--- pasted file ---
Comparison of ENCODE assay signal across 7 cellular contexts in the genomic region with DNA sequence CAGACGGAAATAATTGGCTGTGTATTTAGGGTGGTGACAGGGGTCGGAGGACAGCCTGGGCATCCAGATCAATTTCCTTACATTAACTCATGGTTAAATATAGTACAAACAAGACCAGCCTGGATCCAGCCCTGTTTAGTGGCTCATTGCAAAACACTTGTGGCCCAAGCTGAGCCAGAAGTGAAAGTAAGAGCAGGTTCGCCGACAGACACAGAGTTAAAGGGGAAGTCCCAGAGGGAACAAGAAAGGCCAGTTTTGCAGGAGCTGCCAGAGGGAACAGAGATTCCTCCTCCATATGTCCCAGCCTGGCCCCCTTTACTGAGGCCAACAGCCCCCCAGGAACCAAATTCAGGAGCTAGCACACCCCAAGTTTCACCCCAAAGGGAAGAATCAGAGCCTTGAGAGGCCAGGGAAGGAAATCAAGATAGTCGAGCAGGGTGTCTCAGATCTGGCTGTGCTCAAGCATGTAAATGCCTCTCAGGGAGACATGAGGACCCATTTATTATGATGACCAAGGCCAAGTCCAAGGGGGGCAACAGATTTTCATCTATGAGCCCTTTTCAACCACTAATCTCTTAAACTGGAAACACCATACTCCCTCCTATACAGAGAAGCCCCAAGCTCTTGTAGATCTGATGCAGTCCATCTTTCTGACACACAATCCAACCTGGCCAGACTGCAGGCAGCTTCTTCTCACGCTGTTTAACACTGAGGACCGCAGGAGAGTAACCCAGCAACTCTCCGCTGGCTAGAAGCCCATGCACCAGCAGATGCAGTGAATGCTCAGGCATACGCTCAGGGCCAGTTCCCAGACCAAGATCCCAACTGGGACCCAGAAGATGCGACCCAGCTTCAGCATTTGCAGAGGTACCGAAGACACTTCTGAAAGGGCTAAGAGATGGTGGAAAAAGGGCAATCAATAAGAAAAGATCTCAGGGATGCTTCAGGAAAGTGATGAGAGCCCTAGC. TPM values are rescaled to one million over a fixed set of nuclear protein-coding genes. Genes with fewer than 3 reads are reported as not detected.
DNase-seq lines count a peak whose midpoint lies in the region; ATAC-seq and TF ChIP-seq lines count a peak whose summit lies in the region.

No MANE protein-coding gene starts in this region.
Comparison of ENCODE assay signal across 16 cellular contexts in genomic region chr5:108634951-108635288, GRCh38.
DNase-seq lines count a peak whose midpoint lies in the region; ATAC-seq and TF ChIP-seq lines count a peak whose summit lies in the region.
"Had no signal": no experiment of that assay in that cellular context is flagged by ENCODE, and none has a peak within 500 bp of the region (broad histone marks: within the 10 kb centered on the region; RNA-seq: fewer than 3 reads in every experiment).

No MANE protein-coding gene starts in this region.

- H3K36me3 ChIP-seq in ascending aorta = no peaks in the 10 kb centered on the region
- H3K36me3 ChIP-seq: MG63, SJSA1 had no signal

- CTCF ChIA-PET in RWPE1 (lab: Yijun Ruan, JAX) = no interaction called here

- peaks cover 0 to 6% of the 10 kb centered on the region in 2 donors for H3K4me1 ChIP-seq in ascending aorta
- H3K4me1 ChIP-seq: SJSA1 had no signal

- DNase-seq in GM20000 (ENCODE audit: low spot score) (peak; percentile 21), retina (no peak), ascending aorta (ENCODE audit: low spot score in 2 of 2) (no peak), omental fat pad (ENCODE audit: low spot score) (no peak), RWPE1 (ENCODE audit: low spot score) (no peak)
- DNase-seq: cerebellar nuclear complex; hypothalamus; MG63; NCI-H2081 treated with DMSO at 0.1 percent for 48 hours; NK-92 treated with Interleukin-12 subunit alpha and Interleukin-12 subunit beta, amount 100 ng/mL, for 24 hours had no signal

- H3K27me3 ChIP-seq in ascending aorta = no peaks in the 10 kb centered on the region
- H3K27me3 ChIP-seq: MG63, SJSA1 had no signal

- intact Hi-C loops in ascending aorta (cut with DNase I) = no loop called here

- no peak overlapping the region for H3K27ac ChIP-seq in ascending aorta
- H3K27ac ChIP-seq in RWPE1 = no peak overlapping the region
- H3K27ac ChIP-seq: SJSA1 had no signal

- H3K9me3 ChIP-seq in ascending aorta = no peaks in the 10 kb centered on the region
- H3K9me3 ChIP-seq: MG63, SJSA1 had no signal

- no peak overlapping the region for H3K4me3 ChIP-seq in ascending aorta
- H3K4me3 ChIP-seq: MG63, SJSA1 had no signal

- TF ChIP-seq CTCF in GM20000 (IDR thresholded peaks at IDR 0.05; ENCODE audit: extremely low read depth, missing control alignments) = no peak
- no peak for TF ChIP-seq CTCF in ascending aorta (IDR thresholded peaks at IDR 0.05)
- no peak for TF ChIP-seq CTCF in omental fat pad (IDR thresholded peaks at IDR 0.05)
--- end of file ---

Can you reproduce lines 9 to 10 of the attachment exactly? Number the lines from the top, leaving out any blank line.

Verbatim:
- H3K36me3 ChIP-seq: MG63, SJSA1 had no signal

- CTCF ChIA-PET in RWPE1 (lab: Yijun Ruan, JAX) = no interaction called here